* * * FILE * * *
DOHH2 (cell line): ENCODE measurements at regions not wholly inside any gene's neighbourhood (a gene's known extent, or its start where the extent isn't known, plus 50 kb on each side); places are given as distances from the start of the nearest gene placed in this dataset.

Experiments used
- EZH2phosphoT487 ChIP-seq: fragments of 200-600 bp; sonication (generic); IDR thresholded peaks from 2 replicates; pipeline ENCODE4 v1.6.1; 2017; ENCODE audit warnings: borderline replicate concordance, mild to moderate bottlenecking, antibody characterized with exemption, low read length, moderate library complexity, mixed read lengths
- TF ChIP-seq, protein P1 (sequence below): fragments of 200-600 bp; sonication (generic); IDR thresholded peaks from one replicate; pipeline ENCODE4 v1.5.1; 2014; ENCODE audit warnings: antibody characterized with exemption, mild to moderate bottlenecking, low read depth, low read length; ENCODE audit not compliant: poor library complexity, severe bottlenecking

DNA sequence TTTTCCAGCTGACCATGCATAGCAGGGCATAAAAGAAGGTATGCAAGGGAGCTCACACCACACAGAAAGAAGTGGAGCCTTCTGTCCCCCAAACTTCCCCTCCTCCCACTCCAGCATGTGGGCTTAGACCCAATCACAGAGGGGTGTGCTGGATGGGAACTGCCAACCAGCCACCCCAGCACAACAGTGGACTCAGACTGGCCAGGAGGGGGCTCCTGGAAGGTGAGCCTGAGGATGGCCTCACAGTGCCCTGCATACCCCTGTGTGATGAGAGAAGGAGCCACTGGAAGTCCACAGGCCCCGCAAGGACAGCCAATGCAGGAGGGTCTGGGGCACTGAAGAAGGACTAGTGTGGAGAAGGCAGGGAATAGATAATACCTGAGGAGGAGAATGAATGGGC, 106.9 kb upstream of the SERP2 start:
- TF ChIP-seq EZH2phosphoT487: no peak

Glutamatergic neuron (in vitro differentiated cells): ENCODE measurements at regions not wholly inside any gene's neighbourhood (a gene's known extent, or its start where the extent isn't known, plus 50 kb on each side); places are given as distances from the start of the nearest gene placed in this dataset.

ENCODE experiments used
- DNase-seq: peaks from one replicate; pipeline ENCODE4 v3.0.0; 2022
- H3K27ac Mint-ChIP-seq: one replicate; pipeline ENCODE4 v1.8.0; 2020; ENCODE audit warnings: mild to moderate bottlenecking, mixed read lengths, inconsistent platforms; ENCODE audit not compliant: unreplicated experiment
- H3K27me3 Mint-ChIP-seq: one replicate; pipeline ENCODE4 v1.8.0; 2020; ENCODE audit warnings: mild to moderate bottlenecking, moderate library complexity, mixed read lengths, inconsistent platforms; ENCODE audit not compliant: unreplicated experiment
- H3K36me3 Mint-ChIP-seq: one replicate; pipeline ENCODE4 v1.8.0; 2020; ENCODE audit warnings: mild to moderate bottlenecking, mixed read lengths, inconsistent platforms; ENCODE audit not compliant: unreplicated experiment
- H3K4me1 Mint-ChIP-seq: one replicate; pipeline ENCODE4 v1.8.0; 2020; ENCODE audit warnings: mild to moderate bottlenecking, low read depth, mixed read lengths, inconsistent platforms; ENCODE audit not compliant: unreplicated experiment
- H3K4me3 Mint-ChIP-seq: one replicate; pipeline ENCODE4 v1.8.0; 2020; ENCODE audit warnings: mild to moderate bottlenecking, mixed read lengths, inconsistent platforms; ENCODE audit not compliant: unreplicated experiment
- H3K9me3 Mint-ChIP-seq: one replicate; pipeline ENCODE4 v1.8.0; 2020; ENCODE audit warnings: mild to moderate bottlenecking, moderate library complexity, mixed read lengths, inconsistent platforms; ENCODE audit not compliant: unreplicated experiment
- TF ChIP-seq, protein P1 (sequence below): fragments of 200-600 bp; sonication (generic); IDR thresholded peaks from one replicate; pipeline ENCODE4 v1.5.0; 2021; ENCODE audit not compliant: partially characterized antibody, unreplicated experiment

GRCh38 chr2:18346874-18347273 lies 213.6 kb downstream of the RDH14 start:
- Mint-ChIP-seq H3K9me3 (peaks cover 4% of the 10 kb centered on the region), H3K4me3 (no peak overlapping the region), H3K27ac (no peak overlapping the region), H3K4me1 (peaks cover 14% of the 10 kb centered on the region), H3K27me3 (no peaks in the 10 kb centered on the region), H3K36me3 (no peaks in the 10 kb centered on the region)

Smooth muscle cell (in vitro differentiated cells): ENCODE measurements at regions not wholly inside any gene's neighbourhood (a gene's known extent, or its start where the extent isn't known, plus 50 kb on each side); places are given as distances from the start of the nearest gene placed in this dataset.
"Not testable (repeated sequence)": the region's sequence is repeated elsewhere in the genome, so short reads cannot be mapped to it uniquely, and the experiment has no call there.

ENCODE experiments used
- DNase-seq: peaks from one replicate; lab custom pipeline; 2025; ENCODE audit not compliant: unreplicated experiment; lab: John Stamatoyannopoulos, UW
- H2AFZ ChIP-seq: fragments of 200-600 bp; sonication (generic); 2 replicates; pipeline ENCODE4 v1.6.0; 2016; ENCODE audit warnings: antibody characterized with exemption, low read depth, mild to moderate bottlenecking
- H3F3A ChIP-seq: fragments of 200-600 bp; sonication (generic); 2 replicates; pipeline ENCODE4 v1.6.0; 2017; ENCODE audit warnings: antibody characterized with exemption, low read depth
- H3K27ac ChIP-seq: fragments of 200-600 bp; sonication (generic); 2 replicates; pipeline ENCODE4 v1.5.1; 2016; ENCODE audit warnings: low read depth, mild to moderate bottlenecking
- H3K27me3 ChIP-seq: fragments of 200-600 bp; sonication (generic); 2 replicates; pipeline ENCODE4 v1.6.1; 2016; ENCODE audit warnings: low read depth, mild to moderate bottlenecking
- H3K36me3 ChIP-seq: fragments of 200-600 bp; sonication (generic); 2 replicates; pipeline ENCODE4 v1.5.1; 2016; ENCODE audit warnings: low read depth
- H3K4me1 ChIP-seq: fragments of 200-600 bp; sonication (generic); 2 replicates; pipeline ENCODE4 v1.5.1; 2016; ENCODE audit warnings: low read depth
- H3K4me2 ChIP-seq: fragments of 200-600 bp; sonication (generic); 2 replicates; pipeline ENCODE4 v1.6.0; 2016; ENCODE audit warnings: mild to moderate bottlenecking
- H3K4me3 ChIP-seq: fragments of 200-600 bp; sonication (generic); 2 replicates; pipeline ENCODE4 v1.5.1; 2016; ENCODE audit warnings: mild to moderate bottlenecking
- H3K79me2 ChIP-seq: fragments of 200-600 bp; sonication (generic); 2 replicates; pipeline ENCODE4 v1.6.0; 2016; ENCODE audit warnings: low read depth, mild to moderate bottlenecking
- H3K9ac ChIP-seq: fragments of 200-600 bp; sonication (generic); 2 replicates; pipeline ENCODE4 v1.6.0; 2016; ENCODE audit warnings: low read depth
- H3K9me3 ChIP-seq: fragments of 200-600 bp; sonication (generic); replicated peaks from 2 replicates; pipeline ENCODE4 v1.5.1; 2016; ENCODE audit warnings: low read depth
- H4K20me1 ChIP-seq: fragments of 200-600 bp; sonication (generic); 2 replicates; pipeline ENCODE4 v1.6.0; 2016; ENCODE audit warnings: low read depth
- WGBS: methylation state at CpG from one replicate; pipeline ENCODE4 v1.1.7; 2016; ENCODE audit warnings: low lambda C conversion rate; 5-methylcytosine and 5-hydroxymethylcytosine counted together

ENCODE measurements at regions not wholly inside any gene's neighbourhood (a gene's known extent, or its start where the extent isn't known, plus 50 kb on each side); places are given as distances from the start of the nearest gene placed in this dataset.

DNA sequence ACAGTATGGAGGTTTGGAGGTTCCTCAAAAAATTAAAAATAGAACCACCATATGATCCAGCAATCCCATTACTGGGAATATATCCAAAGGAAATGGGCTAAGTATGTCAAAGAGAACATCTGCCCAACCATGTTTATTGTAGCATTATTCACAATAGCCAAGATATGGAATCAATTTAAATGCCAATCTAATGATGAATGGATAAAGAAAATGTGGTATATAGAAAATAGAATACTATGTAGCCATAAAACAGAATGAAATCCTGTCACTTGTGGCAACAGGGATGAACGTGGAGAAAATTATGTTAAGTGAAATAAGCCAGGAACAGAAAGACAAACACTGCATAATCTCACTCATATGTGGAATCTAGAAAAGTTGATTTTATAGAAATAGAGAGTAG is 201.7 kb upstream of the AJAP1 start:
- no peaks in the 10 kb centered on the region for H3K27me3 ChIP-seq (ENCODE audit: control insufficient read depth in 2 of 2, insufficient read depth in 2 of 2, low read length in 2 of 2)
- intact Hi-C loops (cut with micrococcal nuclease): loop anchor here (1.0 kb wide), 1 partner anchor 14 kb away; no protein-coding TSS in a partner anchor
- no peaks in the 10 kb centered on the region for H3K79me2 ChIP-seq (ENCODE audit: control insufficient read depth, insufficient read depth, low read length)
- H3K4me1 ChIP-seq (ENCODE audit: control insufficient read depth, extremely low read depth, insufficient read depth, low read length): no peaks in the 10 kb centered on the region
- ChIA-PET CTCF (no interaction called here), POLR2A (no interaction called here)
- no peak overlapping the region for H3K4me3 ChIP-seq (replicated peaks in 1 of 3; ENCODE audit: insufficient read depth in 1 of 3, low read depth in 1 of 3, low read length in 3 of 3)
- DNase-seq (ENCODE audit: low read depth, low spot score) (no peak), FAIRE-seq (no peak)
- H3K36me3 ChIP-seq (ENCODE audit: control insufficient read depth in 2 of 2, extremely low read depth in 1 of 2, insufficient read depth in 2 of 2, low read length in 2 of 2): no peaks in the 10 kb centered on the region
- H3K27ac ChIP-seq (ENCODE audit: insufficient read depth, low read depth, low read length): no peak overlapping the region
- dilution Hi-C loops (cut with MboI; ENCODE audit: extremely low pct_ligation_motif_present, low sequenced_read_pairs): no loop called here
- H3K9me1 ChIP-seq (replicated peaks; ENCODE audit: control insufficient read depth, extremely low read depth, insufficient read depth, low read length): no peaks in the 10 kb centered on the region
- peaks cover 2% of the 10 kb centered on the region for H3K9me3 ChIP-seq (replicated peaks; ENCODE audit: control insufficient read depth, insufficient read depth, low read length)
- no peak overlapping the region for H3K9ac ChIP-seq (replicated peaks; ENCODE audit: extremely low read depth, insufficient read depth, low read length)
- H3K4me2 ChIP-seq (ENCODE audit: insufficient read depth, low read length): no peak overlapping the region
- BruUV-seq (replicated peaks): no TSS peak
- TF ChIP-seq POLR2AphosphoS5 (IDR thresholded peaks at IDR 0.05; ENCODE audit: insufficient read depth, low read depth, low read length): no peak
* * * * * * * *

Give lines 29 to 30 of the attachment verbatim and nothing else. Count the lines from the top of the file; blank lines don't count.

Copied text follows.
- H3K4me2 ChIP-seq: fragments of 200-600 bp; sonication (generic); 2 replicates; pipeline ENCODE4 v1.6.0; 2016; ENCODE audit warnings: mild to moderate bottlenecking
- H3K4me3 ChIP-seq: fragments of 200-600 bp; sonication (generic); 2 replicates; pipeline ENCODE4 v1.5.1; 2016; ENCODE audit warnings: mild to moderate bottlenecking